Published: 9th September 2013
The European Central Bank Governing Council Members are expected to raise interest rates in order to curb rising inflation and maintain the banks credibility, and the expectations are that interest rates will be increased by 50 basis points in 2011. Interest rates are currently at 1.25% having recently been increased for the first time since July 2008.
It is a delicate balancing act as the German economy is booming while raising interest rates could exacerbate the debt crisis facing Greece, Portugal and Ireland. However data has showed that inflation rose to 2.7% in March which is the fastest rate since October 2008 and exceeds the banks to percent limit for the fourth month. The central bank previously estimated that inflation would average 2.3% this year, but food and energy prices are continuing to increase.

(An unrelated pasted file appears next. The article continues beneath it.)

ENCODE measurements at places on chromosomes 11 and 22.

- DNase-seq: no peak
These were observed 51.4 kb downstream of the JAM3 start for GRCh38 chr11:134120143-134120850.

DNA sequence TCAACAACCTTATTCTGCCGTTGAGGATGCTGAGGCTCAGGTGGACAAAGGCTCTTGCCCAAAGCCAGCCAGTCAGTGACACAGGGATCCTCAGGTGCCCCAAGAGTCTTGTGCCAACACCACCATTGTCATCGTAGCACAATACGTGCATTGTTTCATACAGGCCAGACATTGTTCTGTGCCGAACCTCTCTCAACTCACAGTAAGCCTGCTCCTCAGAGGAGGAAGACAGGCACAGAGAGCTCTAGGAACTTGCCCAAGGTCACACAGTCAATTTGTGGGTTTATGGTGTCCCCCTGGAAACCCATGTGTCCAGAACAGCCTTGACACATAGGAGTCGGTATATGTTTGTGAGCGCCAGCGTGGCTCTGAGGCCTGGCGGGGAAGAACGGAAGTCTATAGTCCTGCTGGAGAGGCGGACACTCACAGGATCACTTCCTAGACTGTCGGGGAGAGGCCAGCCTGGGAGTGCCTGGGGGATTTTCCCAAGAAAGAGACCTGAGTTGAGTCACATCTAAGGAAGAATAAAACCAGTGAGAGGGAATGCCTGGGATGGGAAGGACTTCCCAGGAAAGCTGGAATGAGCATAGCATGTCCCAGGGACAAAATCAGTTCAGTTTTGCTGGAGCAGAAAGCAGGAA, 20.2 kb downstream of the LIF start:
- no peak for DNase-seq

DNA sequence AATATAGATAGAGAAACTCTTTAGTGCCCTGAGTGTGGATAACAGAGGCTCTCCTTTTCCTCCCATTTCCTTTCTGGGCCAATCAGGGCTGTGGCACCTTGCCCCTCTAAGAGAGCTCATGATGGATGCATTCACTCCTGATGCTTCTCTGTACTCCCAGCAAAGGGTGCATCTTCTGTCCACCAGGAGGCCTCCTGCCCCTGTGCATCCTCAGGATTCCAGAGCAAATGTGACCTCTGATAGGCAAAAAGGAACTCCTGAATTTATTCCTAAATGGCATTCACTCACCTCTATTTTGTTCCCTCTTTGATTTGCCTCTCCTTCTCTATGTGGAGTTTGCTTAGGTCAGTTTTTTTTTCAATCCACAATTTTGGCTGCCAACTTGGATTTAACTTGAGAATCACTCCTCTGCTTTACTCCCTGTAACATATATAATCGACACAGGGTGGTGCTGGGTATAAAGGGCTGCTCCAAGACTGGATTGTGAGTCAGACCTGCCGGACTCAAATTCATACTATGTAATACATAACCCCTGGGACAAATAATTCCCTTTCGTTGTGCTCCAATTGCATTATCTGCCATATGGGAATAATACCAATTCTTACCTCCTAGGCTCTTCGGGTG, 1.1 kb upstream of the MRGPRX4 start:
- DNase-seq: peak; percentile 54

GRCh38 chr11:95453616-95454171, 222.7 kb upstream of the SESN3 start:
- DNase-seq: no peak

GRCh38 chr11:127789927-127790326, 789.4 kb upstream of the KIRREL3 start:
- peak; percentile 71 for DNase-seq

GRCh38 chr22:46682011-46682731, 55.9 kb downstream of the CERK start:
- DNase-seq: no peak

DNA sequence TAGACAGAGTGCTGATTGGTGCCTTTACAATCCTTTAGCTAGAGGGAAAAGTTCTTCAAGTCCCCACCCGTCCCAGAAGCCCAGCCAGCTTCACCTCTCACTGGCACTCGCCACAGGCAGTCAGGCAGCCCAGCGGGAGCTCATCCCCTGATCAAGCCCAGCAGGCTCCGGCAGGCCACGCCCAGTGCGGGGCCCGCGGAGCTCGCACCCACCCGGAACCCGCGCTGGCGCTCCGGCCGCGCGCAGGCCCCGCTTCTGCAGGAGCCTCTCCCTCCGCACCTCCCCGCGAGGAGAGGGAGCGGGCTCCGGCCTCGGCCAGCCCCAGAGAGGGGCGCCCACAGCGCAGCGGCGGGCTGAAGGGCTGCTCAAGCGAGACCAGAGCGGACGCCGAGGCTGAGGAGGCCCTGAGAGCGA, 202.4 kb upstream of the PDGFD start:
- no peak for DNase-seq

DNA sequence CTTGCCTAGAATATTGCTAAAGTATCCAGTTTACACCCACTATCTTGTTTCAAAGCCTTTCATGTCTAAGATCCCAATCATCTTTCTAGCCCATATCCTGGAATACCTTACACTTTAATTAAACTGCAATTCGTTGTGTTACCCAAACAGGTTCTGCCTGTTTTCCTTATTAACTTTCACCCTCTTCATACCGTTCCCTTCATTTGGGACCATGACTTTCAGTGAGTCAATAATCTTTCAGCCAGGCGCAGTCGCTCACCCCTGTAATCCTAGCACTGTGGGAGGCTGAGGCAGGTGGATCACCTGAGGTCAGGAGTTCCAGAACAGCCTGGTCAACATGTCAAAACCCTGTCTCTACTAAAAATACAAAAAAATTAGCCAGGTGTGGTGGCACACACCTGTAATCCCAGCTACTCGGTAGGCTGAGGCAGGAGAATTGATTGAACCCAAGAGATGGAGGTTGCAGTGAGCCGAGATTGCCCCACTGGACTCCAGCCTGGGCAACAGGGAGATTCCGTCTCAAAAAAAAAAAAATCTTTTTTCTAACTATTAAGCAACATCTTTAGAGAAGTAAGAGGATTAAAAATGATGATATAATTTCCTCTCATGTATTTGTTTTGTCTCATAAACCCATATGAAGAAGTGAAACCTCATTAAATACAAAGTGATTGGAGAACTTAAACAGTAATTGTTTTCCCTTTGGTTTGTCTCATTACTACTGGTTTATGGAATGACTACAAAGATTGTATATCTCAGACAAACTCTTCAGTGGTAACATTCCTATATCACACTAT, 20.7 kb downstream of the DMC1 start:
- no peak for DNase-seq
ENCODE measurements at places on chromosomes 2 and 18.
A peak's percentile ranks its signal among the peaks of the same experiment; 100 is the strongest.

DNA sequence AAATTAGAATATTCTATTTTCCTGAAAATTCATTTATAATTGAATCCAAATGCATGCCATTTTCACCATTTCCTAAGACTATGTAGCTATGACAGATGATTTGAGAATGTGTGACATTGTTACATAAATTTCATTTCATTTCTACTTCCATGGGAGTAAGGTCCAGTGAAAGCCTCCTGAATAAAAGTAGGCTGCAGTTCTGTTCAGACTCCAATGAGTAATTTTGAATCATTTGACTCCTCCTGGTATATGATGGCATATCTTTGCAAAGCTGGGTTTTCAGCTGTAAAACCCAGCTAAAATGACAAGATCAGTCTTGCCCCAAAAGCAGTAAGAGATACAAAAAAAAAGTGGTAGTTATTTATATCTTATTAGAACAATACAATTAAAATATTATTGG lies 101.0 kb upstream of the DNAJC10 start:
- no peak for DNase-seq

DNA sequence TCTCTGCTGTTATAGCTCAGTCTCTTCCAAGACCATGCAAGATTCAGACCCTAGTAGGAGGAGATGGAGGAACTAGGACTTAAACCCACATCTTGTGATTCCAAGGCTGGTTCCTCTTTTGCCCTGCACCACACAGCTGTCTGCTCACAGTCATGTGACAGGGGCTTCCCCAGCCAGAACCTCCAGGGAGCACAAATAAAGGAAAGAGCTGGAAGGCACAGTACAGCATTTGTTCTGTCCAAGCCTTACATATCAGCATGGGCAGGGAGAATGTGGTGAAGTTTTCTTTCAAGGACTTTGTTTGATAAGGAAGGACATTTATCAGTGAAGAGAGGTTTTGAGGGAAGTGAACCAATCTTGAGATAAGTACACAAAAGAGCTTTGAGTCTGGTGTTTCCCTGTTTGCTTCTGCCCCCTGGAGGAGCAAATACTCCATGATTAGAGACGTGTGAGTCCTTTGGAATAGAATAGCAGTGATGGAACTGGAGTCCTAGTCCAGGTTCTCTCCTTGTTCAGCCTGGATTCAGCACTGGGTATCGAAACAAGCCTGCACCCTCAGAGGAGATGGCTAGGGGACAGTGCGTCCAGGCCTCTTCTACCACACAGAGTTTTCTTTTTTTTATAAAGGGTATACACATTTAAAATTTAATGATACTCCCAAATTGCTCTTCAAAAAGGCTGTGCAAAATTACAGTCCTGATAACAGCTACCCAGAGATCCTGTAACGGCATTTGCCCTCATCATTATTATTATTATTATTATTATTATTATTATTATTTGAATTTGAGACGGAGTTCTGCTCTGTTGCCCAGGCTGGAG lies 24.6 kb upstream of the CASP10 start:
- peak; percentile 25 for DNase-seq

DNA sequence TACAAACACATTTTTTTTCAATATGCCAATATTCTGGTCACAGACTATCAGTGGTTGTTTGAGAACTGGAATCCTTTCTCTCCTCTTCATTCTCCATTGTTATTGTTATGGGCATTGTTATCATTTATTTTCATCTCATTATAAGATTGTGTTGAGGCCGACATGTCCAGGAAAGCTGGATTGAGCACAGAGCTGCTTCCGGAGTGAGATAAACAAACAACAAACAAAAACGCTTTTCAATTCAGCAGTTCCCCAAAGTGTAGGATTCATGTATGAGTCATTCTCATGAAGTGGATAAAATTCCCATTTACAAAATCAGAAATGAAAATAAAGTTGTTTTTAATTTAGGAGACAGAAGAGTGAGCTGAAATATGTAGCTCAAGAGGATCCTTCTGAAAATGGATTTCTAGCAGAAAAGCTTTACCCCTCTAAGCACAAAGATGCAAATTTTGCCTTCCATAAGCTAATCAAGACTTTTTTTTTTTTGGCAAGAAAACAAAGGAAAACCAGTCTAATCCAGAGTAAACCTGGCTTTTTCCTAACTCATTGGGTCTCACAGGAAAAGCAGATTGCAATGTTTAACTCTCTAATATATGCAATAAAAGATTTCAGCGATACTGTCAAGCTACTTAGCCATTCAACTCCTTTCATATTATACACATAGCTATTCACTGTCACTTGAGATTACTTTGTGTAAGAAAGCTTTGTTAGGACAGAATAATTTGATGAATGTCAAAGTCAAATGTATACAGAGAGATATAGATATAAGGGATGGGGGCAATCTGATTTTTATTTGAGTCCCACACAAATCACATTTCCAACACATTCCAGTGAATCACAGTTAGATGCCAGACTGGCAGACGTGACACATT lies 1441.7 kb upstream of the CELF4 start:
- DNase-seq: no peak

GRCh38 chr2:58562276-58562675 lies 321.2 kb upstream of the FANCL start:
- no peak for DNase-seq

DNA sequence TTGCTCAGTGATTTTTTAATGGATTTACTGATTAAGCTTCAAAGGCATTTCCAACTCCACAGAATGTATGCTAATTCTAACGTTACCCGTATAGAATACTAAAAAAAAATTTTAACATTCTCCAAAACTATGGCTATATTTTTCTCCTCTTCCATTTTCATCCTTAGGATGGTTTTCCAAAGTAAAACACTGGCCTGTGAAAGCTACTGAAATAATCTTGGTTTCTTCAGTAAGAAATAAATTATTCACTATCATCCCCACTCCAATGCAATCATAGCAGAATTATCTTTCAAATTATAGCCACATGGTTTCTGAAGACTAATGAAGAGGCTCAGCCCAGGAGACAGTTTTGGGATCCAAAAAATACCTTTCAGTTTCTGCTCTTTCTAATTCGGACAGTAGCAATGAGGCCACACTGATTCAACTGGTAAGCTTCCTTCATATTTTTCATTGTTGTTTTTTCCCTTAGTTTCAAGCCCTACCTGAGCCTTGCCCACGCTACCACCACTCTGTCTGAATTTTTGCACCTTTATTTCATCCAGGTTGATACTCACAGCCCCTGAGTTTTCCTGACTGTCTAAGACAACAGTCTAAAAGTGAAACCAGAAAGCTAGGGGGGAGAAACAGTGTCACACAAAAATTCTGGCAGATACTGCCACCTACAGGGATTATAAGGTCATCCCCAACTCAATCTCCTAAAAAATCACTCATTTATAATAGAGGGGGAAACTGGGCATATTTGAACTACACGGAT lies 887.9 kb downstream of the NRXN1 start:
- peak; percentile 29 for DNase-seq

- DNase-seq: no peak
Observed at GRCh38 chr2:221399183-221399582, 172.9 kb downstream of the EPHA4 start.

The IMF has just increased its growth prediction for Europe to 1.6% in 2011 and 1.8% in 2012, and exports from the region rose by 1.6% in February from the previous month. The German economy is particularly robust as factory orders increased by five times as much as economists forecast and the overall view is that economic growth within the region is now increasing and is self-sustained.
The picture isn't quite as rosy for all the countries within the Eurozone, as Greece is still struggling to convince its investors that it will not renege on debts, and this affected the value of the euro versus the dollar. Most analysts think that Portugal will be the last country that will require financial help.